Whether or not you are on a diet, I’m sure you’ve seen foods marketed as “healthy.” These are typically things like pre-packaged smoothies, anything organic or free-range, whole wheat pasta, and protein powders. They are all associated with eating and being healthy– but are these foods as healthy as they seem? Are there foods that are healthy for you, but that have a bad rap? Follow us on a journey through the health food aisles, your refrigerator, and a reflection of the multi-million-dollar weight loss industry in the pursuit of the truth about your diet.
When it comes to food, the less processed something is, the better it will be for you. But how do you wade through all the processed protein bars and weight loss shakes to find healthy snacks and meals that meet your nutritional needs? Take a more in-depth look at the ingredient lists and nutrition facts before you throw that chicken that claims it is “free-range” and “antibiotic free” into your cart. Try to cut down on your fat and sodium, primarily, and stay away from any foods (if you can help it) that have chemicals as one of the first three ingredients.
Some foods rely heavily on the appearance that they are healthy. However, many of these foods have high levels of sugars, artificial chemicals, and other unhealthy additives. Before you reach for that smoothie or protein bar, check out the list of foods to avoid– or at least be smarter about purchasing.
Prepackaged Smoothie Drinks
From Bolthouse to Naked, and everything in between, packaged smoothies look like an easy way to pump up your fruit and vegetable intake without having to buy, prepare, and eat any produce. But do you know how much sugar is in your smoothies? The answer might surprise you. Naked’s 15.2-ounce Blue Machine smoothie, which supposedly contains three apples, a banana, and 27 blueberries, has a whopping 320 calories, 55 grams of sugar and 75 grams of carbohydrates, making it less healthy than a McDonald’s ice cream cone. Those delicious treats only have 200 calories, 25 grams of sugar, and no carbs. Scary considering Naked’s “all natural” labeling and healthy feel. If you are after the all-natural sweetness that these smoothies promise, try making your smoothies or indulging in the whole fruit, which often has more nutrients than the bottled version anyway.
Fast Food Salads
Speaking of the golden arches, you’d be better off just eating a Big Mac than their Cesar Salad. The Cesar salad, which contains more fat, more calories, and less protein than the fabled Big Mac, is something to be avoided when you head out for a quick dinner. Other fast food salads echo this trend– although they contain healthy amounts of veggies, the fatty salad dressing more than makes up for the lost calories. If you don’t plan on avoiding these altogether, at least plan on ditching the salad dressings that crown these marketing masterpieces. If you are looking for another slightly-healthy option in the drive-thru, try grilled chicken options (if they have them available.)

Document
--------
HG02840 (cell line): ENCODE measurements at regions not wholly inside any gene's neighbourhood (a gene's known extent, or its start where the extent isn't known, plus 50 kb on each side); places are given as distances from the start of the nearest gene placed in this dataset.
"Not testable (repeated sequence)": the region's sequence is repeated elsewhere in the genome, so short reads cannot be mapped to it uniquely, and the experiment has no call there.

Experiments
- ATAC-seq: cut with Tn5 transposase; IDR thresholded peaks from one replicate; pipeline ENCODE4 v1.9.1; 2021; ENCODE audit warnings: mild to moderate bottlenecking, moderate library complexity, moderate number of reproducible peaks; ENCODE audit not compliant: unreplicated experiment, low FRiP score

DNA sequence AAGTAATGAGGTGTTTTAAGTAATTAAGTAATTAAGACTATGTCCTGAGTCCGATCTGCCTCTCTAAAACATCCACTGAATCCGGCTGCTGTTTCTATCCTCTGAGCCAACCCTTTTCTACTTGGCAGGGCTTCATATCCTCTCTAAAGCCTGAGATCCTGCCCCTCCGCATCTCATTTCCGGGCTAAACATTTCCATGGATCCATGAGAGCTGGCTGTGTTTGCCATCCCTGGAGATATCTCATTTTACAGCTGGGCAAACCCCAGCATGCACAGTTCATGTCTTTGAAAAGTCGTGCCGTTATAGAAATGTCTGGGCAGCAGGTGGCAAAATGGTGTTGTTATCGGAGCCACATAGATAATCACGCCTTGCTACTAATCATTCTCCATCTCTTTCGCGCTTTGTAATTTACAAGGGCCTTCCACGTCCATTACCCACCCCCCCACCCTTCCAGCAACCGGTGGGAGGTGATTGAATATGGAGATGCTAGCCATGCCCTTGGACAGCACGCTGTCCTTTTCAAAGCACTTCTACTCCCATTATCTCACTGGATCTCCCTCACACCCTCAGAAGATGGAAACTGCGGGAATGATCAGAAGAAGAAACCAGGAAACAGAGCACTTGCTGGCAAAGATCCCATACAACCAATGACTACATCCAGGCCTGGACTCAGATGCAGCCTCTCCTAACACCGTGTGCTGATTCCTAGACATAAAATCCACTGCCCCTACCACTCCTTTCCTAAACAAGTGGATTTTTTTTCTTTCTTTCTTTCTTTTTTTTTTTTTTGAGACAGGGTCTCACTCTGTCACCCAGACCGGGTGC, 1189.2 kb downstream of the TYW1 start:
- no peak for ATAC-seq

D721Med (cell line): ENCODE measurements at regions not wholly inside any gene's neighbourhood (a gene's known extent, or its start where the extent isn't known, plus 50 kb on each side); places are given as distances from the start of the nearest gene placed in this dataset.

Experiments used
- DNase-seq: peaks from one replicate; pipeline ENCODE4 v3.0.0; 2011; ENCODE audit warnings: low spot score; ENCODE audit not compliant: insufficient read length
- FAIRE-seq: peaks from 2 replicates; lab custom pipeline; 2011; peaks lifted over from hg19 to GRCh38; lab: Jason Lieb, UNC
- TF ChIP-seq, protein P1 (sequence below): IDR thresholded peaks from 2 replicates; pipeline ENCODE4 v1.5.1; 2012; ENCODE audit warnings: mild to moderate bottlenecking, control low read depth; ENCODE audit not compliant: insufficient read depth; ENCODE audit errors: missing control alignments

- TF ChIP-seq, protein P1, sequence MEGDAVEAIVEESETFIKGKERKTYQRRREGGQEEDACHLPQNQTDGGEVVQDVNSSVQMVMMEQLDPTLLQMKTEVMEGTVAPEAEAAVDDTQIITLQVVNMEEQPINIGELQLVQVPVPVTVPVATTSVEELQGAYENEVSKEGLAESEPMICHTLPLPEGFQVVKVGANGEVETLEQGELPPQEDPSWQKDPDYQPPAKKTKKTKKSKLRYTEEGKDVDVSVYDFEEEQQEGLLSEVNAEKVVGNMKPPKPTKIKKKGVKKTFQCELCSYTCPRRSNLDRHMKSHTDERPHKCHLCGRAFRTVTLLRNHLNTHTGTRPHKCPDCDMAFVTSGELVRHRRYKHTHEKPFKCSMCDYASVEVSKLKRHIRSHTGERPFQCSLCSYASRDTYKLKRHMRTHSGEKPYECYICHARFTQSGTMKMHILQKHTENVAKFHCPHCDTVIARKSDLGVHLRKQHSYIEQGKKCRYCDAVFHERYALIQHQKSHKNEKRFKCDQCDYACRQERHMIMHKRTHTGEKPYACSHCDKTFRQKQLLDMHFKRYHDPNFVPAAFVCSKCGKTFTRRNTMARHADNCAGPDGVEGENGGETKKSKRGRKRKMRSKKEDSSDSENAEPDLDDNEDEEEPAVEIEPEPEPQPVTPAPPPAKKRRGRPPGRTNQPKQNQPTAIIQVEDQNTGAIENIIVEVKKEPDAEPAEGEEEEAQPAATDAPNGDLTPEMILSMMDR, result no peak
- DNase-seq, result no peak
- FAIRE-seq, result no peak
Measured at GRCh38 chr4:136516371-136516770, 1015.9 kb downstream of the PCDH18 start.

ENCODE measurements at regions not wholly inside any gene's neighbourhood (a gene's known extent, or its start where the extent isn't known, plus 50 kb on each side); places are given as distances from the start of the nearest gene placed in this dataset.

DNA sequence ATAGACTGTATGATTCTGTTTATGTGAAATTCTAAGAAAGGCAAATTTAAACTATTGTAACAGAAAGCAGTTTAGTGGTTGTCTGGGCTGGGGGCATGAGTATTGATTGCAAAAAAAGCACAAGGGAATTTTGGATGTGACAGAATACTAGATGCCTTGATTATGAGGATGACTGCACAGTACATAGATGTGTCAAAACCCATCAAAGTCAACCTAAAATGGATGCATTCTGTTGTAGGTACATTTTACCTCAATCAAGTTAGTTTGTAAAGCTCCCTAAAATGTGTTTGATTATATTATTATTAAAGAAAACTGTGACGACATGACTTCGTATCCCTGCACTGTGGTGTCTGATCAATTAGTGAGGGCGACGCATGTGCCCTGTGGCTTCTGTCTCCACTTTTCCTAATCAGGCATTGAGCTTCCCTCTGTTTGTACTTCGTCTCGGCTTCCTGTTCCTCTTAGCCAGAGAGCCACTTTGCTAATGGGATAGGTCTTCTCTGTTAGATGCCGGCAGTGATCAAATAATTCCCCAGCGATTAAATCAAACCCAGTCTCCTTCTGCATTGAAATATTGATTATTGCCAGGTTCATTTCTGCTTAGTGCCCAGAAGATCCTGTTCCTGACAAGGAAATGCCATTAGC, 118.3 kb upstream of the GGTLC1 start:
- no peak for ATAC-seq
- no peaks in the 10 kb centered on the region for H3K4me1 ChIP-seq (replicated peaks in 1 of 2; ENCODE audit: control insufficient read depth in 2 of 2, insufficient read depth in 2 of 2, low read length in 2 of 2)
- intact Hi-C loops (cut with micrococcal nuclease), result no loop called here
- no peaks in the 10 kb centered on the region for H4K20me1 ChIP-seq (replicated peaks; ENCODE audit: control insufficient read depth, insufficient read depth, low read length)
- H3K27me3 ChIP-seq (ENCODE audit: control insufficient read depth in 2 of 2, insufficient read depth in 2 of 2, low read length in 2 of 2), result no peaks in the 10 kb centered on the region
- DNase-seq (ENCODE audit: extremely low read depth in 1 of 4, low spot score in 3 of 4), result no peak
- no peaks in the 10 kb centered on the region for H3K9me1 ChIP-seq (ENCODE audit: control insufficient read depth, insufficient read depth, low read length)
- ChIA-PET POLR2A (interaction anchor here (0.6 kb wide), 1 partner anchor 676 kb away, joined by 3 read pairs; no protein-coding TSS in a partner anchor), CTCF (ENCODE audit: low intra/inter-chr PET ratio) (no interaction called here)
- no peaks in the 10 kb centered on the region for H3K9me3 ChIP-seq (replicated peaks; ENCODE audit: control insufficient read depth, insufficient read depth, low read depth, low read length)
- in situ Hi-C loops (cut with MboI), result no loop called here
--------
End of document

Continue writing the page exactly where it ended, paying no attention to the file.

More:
Depending on the brand and flavor of yogurt that you go for, you could be eating yogurt that is unhealthier for you than ice cream. Flavored yogurts, like the Yoplait whips, have more sugar and carbohydrates per serving than some brands of ice cream. If you must have your yogurt, reach for plain yogurt, and flavor it with a little bit of honey, jelly, or fresh fruit. If you are looking to bulk up, or want yogurt with a thicker consistency, plain yogurts from brands like Okios, Fage, and Chobani are all healthy breakfast and snack options. But be aware– the flavored Chobani yogurts are high in calories when compared to the plain version.
“Healthy” Microwaveable Entrees
Before you reach for that Lean Cuisine meal, consider this– many microwave entrees are high in saturated fats, sugars, and artificial preserving agents. The small sizes paired with the expectation of being a full meal can lead to disillusionment later in the day. If you can’t live without your Lean Cuisine Sesame Chicken, try grabbing a salad or other vegetable side dish to go with it on your way out of the grocery store. Having something else to go along with your TV Dinner can add well-needed fruits and veggies to your diet, and help you get the nutrients that you need to stay full and lose weight.
Veggie chips, “baked” chips, or cracker chips– all are still unhealthy and contain lots of fats, sodium, and even can’t measure up to the salty goodness of plain old potato chips. If you are looking for a well-rounded crunch, try tortilla chips– many have just a few ingredients, and when paired with a healthy salsa or guacamole dish, can be a much better snack for you. Don’t like tortilla chips? Try alternatives like roasted chickpeas, which are a source of healthy fats, protein and a fairly high dose of fiber, making them the all-around snack. If you must have your potato chips, try buying them in a package of individually packaged bags to keep servings as low and as consistent as possible.
Do you have any “healthy” foods that shocked you on this list, or have any substitutions other than the ones above? We’d love to hear them! Leave a comment in the comments section below with what you think!